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The Canadian legal system is based largely on the English common law system, with the civil law system operating in the province of Quebec. The legislative procedures at both the federal and provincial levels closely follow the model of the British parliament. The court system is also derived from the court system of Great Britain, but with important features also set out in the Canadian Constitution.

You can find a number of good articles on the basics of Canadian law and government in the Canadian Encyclopedia, which often link to related articles with references to print and on-line resources for further reading. See, for example:

  • Law - outlines the general features of the Canadian legal system
  • Courts - outlines the basic court structure and provides links to short articles about the Supreme Court, the Federal Court and other useful articles and web sites
  • Acts & Statutes
  • Parliament - links to shorter articles and definitions for many terms associated with the Canadian system of government

Getting started: some considerations

  • Some basic terminology for the area of law you are researching will help get you started in searching legal research tools; relevant terminology can be found in legal texts, journal articles, and legal dictionaries 
  • Legal research tools can provide a broad overview or very specific details, depending on how you search them 
  • There may be both legislation and court cases that will be relevant to what you need
  • Jurisdiction - the geographic area that a particular law applies to - is a key consideration in legal research, for both legislation and case law


Jurisdiction as it Applies to Legislation

Sections 91 and 92 of the Canadian Constitution set out the areas of Canadian law that are under federal jurisdiction, and those that are under provincial or territorial jurisdiction. Legislation passed by the federal parliament will apply to all of Canada, while legislation passed by a provincial or territorial legislature will apply only to the province or territory that passed the legislation. When you search for legislation on particular topics in a comprehensive legal database like Quicklaw, Westlaw, or Canlii, relevant legislation from all jursidictions will be retrieved, unless you limit the search to a particular jurisdiction. This will help you determine what may be applicable to you - e.g. federal legislation that applies to all of Canada, provincial legislation that applies only to the province/territory that passed it, or a combination of both. Many areas of law have relevant legislation at both federal and provincial levels.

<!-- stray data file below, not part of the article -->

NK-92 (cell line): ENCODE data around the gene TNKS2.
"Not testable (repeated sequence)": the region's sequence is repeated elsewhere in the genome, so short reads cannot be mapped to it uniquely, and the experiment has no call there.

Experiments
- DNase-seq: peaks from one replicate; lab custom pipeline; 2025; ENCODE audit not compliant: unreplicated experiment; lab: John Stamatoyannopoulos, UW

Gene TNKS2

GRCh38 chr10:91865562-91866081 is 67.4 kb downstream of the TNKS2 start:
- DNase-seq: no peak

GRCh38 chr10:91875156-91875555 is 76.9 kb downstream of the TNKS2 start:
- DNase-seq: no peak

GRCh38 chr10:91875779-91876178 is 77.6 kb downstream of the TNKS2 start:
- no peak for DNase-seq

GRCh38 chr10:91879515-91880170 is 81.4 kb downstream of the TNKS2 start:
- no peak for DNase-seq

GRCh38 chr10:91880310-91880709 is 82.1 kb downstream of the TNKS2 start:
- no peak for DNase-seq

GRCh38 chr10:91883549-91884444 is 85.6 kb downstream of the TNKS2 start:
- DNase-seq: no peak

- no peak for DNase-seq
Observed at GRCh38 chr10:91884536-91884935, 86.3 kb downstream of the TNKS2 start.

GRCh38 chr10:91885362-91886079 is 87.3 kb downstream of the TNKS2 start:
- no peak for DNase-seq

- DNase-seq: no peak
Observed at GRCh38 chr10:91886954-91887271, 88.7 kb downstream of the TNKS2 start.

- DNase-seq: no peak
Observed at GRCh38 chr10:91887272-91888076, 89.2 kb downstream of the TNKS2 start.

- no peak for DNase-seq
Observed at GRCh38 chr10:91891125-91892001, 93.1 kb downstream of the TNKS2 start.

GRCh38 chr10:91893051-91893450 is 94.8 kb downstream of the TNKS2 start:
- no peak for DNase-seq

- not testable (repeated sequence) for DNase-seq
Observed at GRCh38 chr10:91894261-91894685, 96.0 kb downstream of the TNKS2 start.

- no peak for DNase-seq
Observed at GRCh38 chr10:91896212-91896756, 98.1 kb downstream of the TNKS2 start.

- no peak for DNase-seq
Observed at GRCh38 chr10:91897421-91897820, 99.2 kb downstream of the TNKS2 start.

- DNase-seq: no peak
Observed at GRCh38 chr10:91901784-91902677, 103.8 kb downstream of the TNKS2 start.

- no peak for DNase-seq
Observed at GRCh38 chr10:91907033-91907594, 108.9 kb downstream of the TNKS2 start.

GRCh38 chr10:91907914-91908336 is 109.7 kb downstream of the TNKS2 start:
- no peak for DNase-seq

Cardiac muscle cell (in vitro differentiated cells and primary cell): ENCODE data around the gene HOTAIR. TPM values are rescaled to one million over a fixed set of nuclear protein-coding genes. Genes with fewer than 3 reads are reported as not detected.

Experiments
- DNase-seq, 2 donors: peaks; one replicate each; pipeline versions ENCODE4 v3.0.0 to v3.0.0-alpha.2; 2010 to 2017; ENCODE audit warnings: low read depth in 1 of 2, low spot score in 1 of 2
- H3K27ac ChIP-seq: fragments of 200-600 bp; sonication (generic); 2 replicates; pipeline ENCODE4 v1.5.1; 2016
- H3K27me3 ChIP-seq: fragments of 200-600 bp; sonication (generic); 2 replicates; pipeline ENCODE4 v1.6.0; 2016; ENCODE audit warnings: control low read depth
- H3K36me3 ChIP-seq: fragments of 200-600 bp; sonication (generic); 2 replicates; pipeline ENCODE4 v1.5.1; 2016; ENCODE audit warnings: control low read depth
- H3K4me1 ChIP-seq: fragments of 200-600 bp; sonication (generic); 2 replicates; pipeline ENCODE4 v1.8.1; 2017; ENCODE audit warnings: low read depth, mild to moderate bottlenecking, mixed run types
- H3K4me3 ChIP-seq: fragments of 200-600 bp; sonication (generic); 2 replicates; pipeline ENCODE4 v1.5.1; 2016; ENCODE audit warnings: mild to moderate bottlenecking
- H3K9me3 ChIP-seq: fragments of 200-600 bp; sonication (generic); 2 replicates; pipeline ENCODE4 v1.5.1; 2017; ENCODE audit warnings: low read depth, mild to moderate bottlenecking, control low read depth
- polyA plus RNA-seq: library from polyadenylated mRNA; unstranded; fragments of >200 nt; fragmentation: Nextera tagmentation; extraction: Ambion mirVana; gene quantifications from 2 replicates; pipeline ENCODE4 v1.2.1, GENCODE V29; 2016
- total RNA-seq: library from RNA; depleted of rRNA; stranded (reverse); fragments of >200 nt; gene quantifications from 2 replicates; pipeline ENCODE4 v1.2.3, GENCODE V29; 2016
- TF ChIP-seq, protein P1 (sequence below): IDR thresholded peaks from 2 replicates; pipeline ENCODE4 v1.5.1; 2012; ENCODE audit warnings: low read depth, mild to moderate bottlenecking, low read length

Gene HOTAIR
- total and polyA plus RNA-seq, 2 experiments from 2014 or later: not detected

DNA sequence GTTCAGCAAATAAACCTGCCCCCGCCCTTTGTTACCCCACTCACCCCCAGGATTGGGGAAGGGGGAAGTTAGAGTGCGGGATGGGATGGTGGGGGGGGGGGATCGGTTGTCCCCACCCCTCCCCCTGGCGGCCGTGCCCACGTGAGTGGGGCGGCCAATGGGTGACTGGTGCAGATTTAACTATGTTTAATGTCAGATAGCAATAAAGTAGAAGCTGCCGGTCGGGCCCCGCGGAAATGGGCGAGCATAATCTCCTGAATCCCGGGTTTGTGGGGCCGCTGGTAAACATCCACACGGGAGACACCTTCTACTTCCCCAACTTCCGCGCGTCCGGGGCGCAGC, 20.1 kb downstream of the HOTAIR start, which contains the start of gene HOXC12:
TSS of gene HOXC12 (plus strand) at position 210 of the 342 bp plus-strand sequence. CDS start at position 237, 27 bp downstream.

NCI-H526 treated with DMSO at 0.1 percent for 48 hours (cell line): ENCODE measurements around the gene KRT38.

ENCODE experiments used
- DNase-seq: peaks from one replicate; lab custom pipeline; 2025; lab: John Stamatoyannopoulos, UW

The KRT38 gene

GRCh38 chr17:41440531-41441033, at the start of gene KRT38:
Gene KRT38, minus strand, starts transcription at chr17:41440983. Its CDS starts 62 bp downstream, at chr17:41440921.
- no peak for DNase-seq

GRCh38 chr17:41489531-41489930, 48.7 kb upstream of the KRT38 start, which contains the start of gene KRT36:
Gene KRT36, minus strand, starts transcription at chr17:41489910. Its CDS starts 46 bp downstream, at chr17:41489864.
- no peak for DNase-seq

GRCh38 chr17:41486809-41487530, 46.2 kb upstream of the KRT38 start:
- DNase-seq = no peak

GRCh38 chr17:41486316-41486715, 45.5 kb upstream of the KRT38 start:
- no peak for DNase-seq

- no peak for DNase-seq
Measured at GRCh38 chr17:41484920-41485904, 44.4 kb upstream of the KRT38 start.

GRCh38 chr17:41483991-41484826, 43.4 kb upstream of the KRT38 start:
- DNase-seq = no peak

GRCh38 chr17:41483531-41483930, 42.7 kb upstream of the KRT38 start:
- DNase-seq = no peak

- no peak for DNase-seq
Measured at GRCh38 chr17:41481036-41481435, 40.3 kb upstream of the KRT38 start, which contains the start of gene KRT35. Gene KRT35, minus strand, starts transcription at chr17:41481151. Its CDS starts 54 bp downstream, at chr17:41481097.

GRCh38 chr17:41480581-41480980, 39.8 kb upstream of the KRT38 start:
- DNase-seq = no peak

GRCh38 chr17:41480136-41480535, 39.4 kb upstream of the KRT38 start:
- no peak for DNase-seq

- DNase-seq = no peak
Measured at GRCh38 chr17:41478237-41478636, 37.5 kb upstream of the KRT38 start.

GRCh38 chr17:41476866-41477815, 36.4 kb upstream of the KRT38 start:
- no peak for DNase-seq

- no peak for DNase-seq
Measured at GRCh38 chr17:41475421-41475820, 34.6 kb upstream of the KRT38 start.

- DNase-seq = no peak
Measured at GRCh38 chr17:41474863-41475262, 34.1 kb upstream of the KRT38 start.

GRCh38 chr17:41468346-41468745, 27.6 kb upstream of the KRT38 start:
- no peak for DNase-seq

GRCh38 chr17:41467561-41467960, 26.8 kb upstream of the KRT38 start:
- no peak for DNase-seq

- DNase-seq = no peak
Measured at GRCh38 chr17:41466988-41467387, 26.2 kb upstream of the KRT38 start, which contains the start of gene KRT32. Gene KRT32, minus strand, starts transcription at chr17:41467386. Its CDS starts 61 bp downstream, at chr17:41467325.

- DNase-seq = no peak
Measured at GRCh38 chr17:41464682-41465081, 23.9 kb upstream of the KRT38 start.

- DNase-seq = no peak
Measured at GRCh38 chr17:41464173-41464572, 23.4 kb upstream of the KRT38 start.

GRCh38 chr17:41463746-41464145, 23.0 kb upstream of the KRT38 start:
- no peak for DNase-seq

Jurisdiction as it applies to Case Law

Jurisdiction also applies to case law, but in a less clear cut way than it does to legislation. For example, although case law from a particular province is generally considered to be more applicable to issues taking place in that province than cases from other provinces, there are other factors a judge may take into consideration when deciding whether an earlier case can be used as a precedent in the current case. It is strongly recommended that whenever you are researching case law for a personal matter, you obtain the assistance of a qualified legal professional. 

Subject Librarian

Grant Kayler
1-01L Rutherford Library South
(780) 492-3305